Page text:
• Even today, Sydney-on-Vaal (founded in 1902) is quite remote, a village 30 km north-west of Barkly West and several kilometres south of Delportshoop. The geogtaphical coordinates for the village are: 28° 26' 0" South, 24° 18' 0" East.
  • A lovely story about Mom's birth is that she was born after a long and difficult labour. When Granddad was eventually told the baby had arrived, he burst out in joy saying: "Glory hallelujah!", and so Mom was named Gloria. Her second name honours the nurse who helped Gran through the labour.
  • Hilda recalls Gran and Granddad bringing Gloria home to Louw's Koppie and remembers her as 'a little bundle'.
  • At some point after Mom's birth, the family returned to Johannesburg, where they had lived previously, at first with only the two younger children, Edna and Gloria. The two older children, Maude and Hilda, stayed on in Louw's Koppie until Gran and Granddad could send for them.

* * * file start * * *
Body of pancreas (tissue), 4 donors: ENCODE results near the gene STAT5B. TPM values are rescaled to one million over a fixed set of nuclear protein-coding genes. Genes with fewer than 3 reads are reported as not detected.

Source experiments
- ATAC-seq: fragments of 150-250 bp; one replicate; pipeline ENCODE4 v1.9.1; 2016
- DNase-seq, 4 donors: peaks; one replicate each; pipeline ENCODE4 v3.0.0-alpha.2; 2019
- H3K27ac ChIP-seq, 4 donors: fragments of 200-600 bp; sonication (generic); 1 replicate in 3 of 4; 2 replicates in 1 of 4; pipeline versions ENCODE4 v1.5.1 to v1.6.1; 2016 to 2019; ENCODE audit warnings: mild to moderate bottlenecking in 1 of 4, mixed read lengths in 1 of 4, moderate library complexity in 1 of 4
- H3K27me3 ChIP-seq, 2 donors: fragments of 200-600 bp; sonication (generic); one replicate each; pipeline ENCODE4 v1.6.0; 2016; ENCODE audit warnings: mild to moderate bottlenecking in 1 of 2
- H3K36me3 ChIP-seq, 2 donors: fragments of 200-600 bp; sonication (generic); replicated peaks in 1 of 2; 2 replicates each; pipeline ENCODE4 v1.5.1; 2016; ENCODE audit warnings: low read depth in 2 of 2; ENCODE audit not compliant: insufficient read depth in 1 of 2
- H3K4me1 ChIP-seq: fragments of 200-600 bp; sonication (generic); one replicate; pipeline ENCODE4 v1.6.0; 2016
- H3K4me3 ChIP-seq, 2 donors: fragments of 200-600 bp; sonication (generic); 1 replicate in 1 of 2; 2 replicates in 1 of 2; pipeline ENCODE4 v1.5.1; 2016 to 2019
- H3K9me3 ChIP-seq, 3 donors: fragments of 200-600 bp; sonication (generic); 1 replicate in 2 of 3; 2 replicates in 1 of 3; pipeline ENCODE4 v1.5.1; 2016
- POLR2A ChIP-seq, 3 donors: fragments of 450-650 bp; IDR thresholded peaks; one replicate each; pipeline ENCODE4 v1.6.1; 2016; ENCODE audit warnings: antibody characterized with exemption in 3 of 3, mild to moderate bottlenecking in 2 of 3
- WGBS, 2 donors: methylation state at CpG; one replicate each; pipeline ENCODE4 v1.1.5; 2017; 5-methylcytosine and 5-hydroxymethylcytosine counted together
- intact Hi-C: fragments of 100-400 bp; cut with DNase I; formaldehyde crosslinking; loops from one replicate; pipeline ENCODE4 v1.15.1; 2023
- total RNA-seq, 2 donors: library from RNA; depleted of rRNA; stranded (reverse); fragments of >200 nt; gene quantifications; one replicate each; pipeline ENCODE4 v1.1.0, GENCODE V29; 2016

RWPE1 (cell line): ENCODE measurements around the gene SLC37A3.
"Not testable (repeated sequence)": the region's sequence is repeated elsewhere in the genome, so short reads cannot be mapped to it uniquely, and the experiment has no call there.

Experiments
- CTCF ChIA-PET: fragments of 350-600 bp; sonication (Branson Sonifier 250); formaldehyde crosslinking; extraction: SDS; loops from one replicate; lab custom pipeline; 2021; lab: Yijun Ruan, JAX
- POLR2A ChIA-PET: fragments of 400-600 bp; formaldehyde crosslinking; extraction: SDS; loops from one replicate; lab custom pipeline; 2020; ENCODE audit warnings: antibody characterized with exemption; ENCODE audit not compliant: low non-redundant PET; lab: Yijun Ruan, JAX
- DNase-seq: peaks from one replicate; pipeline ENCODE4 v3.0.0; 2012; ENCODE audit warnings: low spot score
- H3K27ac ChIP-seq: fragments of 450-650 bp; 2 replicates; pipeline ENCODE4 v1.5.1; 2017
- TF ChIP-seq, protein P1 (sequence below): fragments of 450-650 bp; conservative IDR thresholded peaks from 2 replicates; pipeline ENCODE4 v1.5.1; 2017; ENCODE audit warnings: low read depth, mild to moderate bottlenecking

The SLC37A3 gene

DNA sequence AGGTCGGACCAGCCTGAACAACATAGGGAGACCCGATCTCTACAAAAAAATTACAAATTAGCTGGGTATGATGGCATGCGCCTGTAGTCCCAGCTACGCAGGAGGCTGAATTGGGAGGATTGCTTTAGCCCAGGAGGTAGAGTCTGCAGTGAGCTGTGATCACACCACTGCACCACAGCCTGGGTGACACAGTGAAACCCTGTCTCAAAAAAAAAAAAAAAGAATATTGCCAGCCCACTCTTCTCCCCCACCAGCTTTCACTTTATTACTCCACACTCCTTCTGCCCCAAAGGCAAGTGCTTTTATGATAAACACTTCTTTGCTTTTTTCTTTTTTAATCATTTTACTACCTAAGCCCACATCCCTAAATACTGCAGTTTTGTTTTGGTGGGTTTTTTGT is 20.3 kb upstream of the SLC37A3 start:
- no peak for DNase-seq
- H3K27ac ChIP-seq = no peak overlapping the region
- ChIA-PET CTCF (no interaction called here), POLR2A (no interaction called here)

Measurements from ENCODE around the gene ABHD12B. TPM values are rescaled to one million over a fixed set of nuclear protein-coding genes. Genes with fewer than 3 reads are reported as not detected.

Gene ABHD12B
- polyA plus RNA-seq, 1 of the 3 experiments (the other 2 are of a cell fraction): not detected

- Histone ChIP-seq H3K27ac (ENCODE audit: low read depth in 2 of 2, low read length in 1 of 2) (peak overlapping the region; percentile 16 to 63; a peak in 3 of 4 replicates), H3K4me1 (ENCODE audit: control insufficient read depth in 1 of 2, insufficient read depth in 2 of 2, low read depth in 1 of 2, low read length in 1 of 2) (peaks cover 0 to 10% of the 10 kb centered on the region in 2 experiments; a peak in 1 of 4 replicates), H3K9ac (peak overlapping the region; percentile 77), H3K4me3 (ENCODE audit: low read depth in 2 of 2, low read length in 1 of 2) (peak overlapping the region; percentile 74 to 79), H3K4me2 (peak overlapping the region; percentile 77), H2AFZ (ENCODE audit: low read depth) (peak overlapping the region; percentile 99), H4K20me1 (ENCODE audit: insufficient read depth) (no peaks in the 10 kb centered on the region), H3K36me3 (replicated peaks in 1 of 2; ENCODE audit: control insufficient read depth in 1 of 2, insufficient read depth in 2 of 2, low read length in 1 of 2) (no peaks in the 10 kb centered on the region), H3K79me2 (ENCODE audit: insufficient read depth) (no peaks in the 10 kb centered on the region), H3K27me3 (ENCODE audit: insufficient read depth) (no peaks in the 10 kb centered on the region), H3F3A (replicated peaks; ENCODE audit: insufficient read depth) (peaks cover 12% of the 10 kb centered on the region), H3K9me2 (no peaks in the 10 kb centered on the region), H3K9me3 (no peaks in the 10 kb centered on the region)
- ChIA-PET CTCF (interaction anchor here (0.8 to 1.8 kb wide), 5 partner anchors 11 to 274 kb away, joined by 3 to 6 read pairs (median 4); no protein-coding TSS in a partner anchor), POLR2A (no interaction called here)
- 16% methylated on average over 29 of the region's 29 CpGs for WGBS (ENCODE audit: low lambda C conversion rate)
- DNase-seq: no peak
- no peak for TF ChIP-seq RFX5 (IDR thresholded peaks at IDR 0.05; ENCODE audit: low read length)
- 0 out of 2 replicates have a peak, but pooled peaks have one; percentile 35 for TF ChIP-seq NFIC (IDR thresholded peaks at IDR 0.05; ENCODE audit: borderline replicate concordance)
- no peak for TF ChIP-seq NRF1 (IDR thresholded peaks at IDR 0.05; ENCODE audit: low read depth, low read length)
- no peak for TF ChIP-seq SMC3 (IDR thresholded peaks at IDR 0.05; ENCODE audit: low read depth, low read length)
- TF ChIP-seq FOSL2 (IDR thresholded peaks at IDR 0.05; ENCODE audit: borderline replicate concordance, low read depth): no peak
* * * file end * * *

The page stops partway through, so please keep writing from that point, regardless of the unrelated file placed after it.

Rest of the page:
• They settled in a terrace house at 288 Commissioner Street, and Edna was apparently delighted with the new house, even though it was very modest.
  • Mom was a sensitive child, and very aware of the poverty in which she and her sisters grew up.
  • Nevertheless, she had very endearing stories to tell of her childhood. For instance, during the depression and the very lean years after that, my grandmother's brothers would occasionally visit the family at 288 Commissioner Street. Despite their own straitened circumstances, they would sometimes be able to give my Gran a pound for essentials and a few treats. Then Mom and her sisters would run off to Ali's grocery store a few blocks away and buy "two bots and a tickey ice" (two bottles of cooldrink and a tickey ice cream), which they'd used to make cooldrink floats, a big treat!